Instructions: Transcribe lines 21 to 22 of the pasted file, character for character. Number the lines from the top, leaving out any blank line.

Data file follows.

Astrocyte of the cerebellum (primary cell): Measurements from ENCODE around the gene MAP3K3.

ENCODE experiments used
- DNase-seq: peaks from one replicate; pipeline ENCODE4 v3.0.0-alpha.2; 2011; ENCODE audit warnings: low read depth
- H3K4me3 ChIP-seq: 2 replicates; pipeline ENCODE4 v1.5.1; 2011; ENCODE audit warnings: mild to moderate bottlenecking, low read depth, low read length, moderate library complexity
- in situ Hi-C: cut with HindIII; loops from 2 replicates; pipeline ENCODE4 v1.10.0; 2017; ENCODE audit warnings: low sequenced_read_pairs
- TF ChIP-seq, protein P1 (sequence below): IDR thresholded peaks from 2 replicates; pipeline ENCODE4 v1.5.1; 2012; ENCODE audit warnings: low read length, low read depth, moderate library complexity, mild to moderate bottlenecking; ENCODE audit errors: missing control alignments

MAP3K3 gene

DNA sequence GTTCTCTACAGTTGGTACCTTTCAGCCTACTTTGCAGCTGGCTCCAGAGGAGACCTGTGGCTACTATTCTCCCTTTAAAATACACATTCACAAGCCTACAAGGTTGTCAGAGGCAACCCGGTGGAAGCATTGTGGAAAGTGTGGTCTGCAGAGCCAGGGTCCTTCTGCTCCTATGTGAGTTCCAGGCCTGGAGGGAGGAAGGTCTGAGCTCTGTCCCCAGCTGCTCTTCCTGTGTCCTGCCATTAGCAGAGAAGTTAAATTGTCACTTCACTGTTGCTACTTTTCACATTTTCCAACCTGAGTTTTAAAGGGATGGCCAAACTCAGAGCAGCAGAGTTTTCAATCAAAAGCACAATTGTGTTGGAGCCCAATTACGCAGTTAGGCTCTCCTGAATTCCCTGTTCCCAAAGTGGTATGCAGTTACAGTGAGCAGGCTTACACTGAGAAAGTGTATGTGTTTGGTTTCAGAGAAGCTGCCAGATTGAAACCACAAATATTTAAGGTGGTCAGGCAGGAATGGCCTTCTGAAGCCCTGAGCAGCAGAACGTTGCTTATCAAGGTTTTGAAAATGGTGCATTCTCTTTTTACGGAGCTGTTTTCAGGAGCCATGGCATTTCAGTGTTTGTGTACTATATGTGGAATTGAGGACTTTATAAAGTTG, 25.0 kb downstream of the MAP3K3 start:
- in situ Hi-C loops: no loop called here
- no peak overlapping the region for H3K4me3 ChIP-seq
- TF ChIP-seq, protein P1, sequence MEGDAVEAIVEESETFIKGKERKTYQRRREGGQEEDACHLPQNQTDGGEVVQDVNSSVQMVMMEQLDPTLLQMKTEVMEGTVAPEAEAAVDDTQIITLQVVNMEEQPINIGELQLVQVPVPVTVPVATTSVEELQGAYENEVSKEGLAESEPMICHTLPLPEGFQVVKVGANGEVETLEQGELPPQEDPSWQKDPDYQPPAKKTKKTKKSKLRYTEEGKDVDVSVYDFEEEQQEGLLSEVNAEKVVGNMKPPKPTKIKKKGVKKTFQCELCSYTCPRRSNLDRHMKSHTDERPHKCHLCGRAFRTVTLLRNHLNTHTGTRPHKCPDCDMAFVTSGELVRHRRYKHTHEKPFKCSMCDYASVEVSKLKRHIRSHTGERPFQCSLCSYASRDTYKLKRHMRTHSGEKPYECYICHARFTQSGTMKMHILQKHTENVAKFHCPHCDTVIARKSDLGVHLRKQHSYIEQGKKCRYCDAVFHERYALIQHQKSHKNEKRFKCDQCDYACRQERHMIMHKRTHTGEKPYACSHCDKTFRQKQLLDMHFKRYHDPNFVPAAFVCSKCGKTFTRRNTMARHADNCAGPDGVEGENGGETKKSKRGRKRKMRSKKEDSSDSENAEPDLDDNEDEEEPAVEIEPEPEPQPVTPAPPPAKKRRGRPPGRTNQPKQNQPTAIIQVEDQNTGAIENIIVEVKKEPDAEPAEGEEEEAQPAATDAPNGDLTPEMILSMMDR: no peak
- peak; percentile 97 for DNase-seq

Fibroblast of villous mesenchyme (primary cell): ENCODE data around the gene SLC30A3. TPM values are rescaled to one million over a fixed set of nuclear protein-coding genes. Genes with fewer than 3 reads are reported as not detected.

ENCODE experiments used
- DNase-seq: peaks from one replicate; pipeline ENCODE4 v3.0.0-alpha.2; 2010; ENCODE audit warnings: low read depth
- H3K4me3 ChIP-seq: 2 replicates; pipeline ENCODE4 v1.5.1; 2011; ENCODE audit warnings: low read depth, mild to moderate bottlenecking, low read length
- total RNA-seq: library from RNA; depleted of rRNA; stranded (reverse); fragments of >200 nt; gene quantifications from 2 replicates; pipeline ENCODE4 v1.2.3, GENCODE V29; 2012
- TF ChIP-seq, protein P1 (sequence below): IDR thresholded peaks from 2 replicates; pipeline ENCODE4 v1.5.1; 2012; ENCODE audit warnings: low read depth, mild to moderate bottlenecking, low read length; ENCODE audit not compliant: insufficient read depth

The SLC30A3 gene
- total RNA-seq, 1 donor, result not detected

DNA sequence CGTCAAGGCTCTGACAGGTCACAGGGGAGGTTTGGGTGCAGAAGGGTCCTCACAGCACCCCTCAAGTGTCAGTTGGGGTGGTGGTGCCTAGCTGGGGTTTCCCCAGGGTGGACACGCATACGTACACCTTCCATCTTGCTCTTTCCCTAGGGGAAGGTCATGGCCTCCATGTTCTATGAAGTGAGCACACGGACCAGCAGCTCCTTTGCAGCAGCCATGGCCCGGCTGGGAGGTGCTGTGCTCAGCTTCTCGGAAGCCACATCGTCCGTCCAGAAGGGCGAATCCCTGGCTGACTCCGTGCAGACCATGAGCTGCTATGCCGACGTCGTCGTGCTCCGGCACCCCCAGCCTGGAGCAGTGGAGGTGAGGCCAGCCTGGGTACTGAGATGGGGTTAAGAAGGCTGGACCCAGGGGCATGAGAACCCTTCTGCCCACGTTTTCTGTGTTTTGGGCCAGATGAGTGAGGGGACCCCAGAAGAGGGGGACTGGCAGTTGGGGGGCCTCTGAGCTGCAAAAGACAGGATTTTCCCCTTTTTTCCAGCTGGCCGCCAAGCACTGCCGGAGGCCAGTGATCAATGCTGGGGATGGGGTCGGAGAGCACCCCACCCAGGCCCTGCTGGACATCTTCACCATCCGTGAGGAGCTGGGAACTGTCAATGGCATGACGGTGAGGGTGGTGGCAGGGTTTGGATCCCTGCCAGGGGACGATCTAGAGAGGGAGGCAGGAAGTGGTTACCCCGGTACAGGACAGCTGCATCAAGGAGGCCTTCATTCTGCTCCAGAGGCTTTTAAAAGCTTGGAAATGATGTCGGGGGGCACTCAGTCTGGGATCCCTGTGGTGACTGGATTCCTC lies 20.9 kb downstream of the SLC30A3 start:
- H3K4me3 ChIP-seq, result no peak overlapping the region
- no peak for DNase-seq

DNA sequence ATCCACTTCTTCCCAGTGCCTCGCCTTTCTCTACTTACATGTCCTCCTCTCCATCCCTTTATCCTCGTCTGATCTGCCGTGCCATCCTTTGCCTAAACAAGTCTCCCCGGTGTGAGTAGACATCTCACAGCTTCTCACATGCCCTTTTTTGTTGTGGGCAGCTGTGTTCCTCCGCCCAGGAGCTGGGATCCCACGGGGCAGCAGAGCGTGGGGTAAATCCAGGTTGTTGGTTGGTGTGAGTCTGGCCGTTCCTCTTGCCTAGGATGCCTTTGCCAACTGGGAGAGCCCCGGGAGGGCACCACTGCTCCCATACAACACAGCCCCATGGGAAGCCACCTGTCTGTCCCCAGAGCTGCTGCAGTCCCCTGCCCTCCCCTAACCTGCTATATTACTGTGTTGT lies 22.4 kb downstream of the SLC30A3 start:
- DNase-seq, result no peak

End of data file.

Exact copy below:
DNA sequence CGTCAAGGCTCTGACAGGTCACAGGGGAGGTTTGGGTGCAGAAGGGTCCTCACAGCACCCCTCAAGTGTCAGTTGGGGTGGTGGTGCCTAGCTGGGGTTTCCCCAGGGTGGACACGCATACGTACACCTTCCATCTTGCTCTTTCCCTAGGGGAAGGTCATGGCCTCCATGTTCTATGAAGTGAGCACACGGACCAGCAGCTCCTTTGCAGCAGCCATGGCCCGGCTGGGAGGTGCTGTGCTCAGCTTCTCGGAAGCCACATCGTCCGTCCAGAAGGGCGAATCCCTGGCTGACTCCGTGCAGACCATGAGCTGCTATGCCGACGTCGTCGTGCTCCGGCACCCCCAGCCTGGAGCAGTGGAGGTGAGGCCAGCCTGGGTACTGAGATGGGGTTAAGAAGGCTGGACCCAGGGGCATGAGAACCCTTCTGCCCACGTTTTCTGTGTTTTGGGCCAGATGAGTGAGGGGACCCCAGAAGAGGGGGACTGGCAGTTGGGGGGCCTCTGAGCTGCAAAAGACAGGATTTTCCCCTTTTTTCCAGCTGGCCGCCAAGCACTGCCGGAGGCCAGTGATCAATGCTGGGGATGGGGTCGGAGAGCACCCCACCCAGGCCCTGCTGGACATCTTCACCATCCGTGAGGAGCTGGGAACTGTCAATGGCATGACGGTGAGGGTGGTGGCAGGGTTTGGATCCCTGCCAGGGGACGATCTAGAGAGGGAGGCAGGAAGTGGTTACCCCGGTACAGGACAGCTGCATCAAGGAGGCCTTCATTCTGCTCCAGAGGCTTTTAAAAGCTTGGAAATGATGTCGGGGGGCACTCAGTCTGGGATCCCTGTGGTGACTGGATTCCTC lies 20.9 kb downstream of the SLC30A3 start:
- H3K4me3 ChIP-seq, result no peak overlapping the region